Honestly I know it sounds prohibitively expensive to get a gym membership or maybe you don't want to look stupid learning how to do your lifts in front of other people, but you will progress way faster at a gym and have a much better workout. Also never underestimate how much seeing other strong/fit people do their lifts can inspire you to work hard... I have no idea how people have home gyms and stay fully motivated. Plus, its nice to have a consistent audience of regular gymgoers who are there to admire your progress from being a tiny weakling to getting big and fit

        • 3 months ago
          Anonymous

          > need a bench that can be set flat
          He can just floor press, not that chest is that important. I'm sure he'll be fine without a gym membership until he can OHP a 60lbs dumbbell.
          The only problem is the lack of hip hinge movement, which means either meme shit like single leg RDLs or kettlebell swings.
          Personally I think KB are better than DB for a poverty tier homegym.

          >I have no idea how people have home gyms and stay fully motivated
          Once you've hit rock bottom it's easy to stay motivated so you never get back there.

          But yeah the problem with KB is that they suck for hypertrophy. Good for strength and conditioning though. Barbell is king but it's also expensive, takes a lot of space, need to have proper technique.

          • 3 months ago
            Anonymous

            I disagree. If he is trying to build out his body, he is absolutely going to value chest strength/mass and will not be fine with floor presses... floor presses literally turn a press into a half rep and is pretty much the domain of the triceps in the bench's ROM. There is no incline press capability there, and I don't think it will be very possible or productive for a beginner to try and elevate heavy dumbbells to shoulder height for standing OHP. He will get a lot further with OHP if he's doing seated ones. Also he is going to want a gym membership long before OHPing 60lb DBs... that weight is pretty advanced for OHP even for people who are regular gymgoers.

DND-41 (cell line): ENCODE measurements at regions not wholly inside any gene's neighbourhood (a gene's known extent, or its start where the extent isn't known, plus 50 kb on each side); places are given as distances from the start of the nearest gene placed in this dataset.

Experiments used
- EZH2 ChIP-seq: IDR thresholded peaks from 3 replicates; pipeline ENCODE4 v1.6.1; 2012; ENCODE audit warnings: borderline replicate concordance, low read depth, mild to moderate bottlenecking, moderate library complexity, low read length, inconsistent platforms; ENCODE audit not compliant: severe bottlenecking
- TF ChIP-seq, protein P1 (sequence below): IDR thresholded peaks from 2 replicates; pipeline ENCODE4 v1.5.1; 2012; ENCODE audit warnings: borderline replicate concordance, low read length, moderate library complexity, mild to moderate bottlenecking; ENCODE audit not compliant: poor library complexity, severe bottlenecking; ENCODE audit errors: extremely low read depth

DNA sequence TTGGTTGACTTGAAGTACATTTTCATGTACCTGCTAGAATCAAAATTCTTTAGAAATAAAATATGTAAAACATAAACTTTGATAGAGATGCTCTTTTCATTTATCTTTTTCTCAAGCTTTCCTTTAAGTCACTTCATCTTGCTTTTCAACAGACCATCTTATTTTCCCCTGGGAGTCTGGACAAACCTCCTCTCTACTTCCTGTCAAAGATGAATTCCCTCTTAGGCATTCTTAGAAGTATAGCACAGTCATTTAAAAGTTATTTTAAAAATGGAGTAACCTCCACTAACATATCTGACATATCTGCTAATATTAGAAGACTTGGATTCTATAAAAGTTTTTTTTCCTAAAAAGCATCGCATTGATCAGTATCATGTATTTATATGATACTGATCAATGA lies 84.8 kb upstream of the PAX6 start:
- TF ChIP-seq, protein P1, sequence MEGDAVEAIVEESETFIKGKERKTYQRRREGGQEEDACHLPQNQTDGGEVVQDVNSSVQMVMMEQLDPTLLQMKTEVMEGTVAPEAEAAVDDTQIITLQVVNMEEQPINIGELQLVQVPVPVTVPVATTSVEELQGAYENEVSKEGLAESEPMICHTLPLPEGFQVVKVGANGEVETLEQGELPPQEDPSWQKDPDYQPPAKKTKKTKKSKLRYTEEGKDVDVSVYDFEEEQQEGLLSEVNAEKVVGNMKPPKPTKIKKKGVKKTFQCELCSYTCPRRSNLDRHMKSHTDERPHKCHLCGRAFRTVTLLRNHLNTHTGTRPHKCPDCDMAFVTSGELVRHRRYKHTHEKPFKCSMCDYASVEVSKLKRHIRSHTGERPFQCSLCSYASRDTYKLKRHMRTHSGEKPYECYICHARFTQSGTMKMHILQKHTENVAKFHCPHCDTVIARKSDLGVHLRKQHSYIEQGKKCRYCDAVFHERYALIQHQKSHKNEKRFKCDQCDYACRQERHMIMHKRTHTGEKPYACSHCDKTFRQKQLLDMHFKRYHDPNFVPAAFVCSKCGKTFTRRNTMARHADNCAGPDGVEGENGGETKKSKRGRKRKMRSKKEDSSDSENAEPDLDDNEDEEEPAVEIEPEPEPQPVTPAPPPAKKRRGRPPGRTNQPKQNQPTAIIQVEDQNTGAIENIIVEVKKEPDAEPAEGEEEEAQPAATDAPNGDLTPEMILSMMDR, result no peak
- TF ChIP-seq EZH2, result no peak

This is all a moot point though because OP should be getting a gym membership if he's serious

            • 3 months ago
              Anonymous

              I've been wanting to get a gym membership but to be totally honest I am a bit self conscious about my size with my height in comparison so other "gym lads" I know its probably nothing to worry about and it's just in my head but I would feel really embarrassed if anyone laughed or said something in person. It's easy to handle any criticism about my size on here because I'm anonymous but it's different in person if that makes sense?

            • 3 months ago
              Anonymous

              Yeah, fair enough. Still an acceptable option imo but all the points you raise are valid.

  7. 3 months ago
    Anonymous

    THANK YOU HUNGRY SKELETON

  8. 3 months ago
    Anonymous

    Supplement leucine, a lot of it. At least 5g per day. Trust me.

    Do Dips, Pull Ups/Chin Ups and Pistol Squats mainly. Everything else is a bonus. Maybe add Shoulder Press too. Eat at least 2000 calories. Consume at least 60g of protein.

    Good luck

  9. 3 months ago
    Anonymous

    When I started lifting, I was 6'4", 155 pounds. In 6 months I was 6'4", 180 pounds OP.

    • 3 months ago
      Anonymous

      I'm currently 6ft 2" and 127lbs but want to get to around 160ish if I can. There have been some pretty helpful advice in this thread that I am going to use and hopefully in 6 months to a year I can do it!

  10. 3 months ago
    Anonymous

    literally built for gomad